Sunday, May 26, 2024
HomeSpecial boarding schools get bounce from Brexit

…as boarding schools get bounce from Brexit

Demand by EU students, especially from Spain and Germany, for places at Irish boarding school are soaring, according to a recent article in the Irish Times.

The paper ascribes this to a ‘Brexit Bounce’ as, once Britain leaves the EU, European children will require visas to attend independent schools in the UK.

But visa-free travel is not the only attraction.

Boarding in Ireland is generally cheaper than in Britain because the Irish state subsidises teachers’ salaries. The cheapest Irish boarding school listed by the Irish Times costs €8,000 a year; the most expensive charges just under €23,000. The average cost of boarding in the UK, by contrast is €33,300.

The Irish elite have long sent their children to fee-paying schools, though there are relatively few of them.

According to the Irish Times, only 51 of the Republic’s 700-plus secondary schools charge fees, and just 18 take boarders. Only one of those is an Irish language medium school

Virtually all Irish boarding schools are Christian foundations. Nationally, the five Catholic boys boarding schools are the best known, and these have long featured strongly in the Irish Times League Tables, which are based entirely on admissions rates to Irish universities, as it is illegal in Ireland to rank schools on exam results.

Although nearly half of all Irish secondary schools are single sex, there are only two girls boarding schools, both of which are linked to the Protestant Church of Ireland.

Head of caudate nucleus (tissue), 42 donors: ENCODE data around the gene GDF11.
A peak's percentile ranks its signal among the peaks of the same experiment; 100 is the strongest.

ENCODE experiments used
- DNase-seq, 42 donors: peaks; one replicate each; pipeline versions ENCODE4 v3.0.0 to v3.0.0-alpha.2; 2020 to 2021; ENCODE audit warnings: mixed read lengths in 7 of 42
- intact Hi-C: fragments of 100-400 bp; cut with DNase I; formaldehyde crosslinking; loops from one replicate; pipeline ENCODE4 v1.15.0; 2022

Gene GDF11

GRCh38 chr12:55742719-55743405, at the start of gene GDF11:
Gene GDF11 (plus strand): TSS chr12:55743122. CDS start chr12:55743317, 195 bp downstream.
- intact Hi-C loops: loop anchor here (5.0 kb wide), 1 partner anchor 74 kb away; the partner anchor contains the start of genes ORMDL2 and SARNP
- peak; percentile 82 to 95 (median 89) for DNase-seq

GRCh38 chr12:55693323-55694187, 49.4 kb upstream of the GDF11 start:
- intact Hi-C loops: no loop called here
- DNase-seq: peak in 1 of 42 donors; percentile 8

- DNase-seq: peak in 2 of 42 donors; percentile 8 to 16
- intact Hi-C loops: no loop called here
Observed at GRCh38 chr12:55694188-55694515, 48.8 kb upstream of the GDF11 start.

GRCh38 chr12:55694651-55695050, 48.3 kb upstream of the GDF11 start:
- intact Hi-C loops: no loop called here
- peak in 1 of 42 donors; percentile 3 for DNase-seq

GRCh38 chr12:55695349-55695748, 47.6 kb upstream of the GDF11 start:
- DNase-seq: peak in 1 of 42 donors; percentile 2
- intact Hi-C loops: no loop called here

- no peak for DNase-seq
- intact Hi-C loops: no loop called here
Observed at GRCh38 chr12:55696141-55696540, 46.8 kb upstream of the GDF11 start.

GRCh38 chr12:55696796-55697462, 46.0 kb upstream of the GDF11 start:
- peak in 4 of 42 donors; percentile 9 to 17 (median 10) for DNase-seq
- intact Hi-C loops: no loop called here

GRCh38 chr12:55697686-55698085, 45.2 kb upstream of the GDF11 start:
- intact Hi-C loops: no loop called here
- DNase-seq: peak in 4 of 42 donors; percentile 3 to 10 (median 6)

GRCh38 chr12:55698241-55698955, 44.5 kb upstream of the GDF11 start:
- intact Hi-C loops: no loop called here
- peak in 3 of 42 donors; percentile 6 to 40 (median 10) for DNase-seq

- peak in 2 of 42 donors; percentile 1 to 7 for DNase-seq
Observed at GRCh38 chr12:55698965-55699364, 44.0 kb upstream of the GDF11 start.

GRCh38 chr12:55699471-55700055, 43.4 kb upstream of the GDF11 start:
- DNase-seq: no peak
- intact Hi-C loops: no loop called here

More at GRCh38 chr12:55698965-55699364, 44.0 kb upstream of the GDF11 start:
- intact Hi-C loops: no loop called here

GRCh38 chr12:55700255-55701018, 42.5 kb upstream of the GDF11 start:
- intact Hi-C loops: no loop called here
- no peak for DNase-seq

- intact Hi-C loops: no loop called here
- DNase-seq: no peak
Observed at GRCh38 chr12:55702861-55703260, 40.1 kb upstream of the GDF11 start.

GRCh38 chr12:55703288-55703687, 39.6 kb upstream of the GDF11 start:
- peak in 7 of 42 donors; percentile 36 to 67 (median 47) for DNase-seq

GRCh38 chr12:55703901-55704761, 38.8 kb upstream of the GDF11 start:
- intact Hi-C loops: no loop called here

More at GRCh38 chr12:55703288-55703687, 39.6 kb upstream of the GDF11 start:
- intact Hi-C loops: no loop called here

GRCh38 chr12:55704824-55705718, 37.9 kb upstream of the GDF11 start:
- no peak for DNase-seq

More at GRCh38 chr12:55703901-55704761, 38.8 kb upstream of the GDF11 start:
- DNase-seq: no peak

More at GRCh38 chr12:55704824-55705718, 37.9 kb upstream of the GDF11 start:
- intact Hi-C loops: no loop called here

The other residential schools are co-educational Protestant foundations linked to the Church of Ireland, the Methodist Church or the Quakers. These schools are particularly attractive to international students, at least those from non-Catholic countries, and up to half of all the boarders at these schools may come from outside Ireland. Students from these schools are much more likely to go to university in the UK, the US or in another EU country.

Image courtesy of Jeff Pioquinto, SJ
Melanie Butler
Melanie Butler
Melanie started teaching EFL in Iran in 1975. She worked for the BBC World Service, Pearson/Longman and MET magazine before taking over at the Gazette in 1987 and also launching Study Travel magazine. Educated in ten schools in seven countries, she speaks fluent French and Spanish and rather rusty Italian.
- Advertisment -

Latest Posts